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Re: UEFI secure boot and Knoppix

Hello Jim,

On Sat, Dec 27, 2014 at 12:33:26PM -0600, Jim Pritchett wrote:
>    I finally broke down and bought another computer.  Naturally, I want to
>    use my Knoppix USB stick on it.  I did a bit of reading and there seems to
>    be three options.
>    1.  Turn off secure boot entirely.  Apparently, this is not recommended.

AFAIK, is not recommended by the companies supporting Windows, maybe
because NOT being able to boot other operating systems other than an
unmodified Windows is considered a "security feature". Considering the
amount of Windows Malware around, it may be true for a computer
especially designed for running Windows. On the other hand, there are
attacks possible for UEFI secure bot that can render your computer
useless, "secure boot" may actually be used by attackers to lock out the
user from his/her own computer.

It would be my first recommendation to turn off "secure boot" (still,
using UEFI alone should be OK, but unnecessary and sometimes unstable
due to implementation errors). If you need to dual-boot Windows and
Linux for some reason, you can install Windows without Secure Boot, and
it will boot fine the normal way (called "compatibility support module",
or CSM, in the UEFI firmware).  But, once installed in UEFI "secure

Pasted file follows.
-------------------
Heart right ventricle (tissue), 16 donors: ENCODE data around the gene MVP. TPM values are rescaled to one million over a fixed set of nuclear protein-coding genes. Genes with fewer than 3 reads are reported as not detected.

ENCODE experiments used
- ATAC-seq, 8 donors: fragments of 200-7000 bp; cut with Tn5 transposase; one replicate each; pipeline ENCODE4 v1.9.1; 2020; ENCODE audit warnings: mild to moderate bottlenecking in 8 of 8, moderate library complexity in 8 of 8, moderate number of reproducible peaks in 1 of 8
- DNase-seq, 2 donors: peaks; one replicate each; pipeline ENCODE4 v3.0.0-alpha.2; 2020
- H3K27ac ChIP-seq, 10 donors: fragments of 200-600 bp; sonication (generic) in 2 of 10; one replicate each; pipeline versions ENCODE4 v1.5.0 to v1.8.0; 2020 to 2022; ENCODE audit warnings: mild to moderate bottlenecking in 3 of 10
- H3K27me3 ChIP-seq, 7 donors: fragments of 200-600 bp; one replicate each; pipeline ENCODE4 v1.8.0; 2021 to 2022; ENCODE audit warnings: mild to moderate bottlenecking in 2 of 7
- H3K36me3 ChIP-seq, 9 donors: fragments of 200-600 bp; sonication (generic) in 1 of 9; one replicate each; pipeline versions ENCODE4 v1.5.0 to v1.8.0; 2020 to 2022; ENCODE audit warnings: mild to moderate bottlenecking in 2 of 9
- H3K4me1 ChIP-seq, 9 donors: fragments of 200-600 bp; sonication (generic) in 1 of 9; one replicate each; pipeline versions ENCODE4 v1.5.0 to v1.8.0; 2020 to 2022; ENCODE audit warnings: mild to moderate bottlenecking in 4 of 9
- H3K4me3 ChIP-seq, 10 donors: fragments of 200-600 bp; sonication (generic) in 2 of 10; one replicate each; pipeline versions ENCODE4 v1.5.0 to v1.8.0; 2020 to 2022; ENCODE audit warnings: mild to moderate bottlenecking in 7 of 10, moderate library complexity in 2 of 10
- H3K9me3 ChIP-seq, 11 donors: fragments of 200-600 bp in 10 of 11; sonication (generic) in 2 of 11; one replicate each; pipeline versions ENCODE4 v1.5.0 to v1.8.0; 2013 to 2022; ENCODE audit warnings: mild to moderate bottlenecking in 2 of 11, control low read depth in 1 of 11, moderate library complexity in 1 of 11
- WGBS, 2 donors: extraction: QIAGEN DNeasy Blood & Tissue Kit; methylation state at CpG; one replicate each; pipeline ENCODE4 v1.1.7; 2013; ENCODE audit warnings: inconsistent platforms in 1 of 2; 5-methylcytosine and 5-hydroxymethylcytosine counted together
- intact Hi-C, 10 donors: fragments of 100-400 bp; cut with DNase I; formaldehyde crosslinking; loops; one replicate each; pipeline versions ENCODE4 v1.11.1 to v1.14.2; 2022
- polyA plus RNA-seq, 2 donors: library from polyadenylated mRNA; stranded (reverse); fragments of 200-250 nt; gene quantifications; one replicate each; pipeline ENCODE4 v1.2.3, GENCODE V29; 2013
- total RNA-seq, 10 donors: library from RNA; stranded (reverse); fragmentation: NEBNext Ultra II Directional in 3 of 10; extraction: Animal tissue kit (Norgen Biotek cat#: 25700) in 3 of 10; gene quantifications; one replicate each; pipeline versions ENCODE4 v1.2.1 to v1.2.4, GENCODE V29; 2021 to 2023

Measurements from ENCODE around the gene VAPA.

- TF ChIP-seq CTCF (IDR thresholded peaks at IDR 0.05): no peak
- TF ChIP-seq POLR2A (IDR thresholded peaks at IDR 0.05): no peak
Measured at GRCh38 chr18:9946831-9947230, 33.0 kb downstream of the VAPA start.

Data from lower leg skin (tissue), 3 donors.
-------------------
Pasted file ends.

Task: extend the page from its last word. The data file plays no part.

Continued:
boot" mode, Windows won't boot without anymore, as far as I am aware of.

>    2.  Add a signature for Knoppix.  Has someone already done this?

It is virtually impossible to convince the computer manufacturers to
preinstall a boot loader certificate not desired by the contracted
software provider. On the technical level, it's possible, of course, and
documented in the UEFI standard. But the skills and effort required for
installing a third party certificate in the UEFI firmware will most
likely exceed those needed for just turning secure boot off for a normal
computer user.

>    3.  Convince the Windows boot loader to boot Knoppix.  I don't know how to
>    do that.

There are tutorials, I'm sure, but apparently, I never had to do this by
myself, so I can't tell you how to proceed.

>    I'm sure someone has done this already.  What do you guys recommend?

My personal recommendation would be not using "secure boot" and even
turn off "UEFI-only" boot, unless you really need it.


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